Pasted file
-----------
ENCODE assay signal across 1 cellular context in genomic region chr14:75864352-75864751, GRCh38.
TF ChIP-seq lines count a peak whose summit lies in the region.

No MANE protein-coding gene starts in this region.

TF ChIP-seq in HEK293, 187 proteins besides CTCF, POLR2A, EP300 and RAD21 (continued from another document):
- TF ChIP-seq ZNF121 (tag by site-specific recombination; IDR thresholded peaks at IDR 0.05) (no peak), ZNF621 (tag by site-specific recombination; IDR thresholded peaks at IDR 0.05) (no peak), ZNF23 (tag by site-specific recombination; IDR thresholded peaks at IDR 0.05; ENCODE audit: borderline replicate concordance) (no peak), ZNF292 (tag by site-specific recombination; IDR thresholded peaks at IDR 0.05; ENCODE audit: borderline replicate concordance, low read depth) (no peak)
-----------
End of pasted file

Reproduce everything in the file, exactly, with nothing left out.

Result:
ENCODE assay signal across 1 cellular context in genomic region chr14:75864352-75864751, GRCh38.
TF ChIP-seq lines count a peak whose summit lies in the region.

No MANE protein-coding gene starts in this region.

TF ChIP-seq in HEK293, 187 proteins besides CTCF, POLR2A, EP300 and RAD21 (continued from another document):
- TF ChIP-seq ZNF121 (tag by site-specific recombination; IDR thresholded peaks at IDR 0.05) (no peak), ZNF621 (tag by site-specific recombination; IDR thresholded peaks at IDR 0.05) (no peak), ZNF23 (tag by site-specific recombination; IDR thresholded peaks at IDR 0.05; ENCODE audit: borderline replicate concordance) (no peak), ZNF292 (tag by site-specific recombination; IDR thresholded peaks at IDR 0.05; ENCODE audit: borderline replicate concordance, low read depth) (no peak)